The mid 50s to mid 60s were a golden age for creative orchestrators. The arrival of high fidelity stereo sound brought a whole new interest in what kind of sophisticated tone colors could be obtained with an orchestra that was often spiced up with a few new exotic electric instruments and modern stereo effects. Hugo Montenegro was one of many arrangers who was part of this creative scene. Hugo was not as hip and smooth as Henry Mancini or Quincey Jones, and sometimes his music descended towards the heavy-handed pomp of Arthur Fieldler, but sometimes he also came up with some fairly good recordings too. The soundtrack to the weekly TV show, “The Man from U.N.C.L.E.”, is probably one of his best, although it is also inconsistent.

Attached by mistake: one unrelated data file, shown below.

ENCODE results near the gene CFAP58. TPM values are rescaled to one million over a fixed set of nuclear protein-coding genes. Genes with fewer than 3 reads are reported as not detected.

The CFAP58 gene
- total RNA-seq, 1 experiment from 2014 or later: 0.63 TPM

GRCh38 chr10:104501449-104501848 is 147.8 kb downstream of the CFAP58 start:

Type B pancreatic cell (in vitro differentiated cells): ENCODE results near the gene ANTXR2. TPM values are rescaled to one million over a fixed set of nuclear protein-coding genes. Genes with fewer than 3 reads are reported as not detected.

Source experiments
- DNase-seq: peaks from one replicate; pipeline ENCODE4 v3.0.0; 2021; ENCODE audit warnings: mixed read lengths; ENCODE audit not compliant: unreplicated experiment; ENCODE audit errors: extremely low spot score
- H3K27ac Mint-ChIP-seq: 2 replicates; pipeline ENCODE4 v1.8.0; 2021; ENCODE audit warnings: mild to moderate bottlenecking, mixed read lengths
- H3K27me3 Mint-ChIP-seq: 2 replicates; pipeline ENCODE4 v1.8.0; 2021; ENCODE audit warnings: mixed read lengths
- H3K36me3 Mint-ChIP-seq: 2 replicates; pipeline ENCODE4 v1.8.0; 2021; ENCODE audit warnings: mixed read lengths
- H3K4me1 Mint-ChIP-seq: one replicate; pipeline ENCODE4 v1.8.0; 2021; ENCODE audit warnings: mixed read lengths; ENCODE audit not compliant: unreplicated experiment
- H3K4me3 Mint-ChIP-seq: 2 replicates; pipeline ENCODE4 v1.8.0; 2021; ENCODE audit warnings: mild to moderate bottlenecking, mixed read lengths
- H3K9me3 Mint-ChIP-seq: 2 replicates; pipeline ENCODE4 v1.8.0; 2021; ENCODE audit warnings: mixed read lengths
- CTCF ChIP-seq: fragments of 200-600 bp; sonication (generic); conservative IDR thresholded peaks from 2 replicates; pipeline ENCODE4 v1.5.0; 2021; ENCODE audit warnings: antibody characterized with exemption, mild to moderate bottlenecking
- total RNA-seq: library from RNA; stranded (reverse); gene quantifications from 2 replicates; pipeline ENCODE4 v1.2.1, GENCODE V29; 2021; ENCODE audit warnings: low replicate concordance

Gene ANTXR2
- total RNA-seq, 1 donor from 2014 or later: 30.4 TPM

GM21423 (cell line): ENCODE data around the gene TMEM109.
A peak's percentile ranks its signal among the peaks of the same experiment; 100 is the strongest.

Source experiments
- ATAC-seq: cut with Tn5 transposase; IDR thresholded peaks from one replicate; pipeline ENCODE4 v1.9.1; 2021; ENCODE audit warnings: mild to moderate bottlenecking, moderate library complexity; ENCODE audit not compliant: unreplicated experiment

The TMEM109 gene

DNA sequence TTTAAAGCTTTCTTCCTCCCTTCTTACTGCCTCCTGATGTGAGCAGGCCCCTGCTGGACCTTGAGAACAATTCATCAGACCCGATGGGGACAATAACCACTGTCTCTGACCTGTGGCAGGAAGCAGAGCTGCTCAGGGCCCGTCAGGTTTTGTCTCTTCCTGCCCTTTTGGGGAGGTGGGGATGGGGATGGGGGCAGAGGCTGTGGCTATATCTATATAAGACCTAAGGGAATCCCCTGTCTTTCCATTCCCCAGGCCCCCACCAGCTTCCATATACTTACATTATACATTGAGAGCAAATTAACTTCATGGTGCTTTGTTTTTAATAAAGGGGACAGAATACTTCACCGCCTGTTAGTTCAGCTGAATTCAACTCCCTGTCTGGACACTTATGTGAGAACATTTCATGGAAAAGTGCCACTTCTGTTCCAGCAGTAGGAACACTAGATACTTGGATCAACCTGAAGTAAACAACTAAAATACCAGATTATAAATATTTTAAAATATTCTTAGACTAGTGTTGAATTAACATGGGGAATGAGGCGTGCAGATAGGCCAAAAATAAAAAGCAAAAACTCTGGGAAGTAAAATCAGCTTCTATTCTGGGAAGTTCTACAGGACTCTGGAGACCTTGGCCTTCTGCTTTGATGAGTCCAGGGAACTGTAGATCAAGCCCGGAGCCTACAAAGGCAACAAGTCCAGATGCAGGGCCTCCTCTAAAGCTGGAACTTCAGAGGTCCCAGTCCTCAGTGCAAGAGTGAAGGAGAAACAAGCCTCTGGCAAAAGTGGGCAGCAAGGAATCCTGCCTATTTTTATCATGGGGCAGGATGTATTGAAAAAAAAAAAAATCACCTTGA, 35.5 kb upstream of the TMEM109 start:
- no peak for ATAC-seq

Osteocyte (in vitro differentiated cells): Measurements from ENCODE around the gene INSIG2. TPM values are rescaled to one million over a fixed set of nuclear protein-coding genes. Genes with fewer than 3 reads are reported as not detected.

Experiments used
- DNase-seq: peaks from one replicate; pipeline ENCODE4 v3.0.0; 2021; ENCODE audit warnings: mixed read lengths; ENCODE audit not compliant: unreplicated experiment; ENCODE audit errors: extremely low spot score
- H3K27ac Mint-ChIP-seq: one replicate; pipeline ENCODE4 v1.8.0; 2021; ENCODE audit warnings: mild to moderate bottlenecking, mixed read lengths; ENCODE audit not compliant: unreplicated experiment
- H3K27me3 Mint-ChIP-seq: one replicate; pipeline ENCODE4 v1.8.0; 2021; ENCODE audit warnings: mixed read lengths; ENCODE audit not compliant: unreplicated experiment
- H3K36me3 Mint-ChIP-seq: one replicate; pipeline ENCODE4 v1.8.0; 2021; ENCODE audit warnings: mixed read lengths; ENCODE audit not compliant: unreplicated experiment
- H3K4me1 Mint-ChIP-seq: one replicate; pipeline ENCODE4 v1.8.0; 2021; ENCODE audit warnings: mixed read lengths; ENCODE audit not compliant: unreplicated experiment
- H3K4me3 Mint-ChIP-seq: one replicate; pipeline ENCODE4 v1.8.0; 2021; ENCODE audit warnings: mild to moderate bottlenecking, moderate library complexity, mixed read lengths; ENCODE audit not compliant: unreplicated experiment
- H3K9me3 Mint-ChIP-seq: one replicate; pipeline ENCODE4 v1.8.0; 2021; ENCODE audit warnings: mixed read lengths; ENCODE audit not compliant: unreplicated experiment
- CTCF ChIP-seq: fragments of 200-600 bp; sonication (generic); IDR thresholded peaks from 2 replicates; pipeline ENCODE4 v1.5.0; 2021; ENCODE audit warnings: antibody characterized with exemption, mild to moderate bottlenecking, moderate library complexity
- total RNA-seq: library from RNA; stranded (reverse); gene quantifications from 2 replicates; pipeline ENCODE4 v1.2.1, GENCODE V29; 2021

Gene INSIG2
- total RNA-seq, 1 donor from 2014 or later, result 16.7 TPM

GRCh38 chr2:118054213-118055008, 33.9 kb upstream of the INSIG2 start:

60s spy soundtracks tend to be treasure troves for those who seek exotic instrumental music and “U.N.C.L.E.” has its share of gems, but it also has some tracks that are extremely corny and show Montenegro at his worst. One of the best tracks is the main title theme which features a hard driving odd-metered horn riff very similar to Schifrin's classic "Mission Impossible". On side two, "Illya" matches the classic spaghetti western guitar sound favored by international spies and surfers to a laid back Latin lounge groove and features an odd high pitched keyboard, possibly an early synthesizer. Top tune honors though go to “The Invaders”, a classic menacing noire crime jazz theme played in an exotic 5/4 beat. The lesser cuts on here range from decent, but unremarkable easy-listening, to some really unbearably silly kitsch numbers.
To the collector of spy/crime soundtracks and exotic instrumentals there is enough good stuff on here to make this worth picking up, but there is also enough corny material on here to keep this record from being in the top ranks of this genre.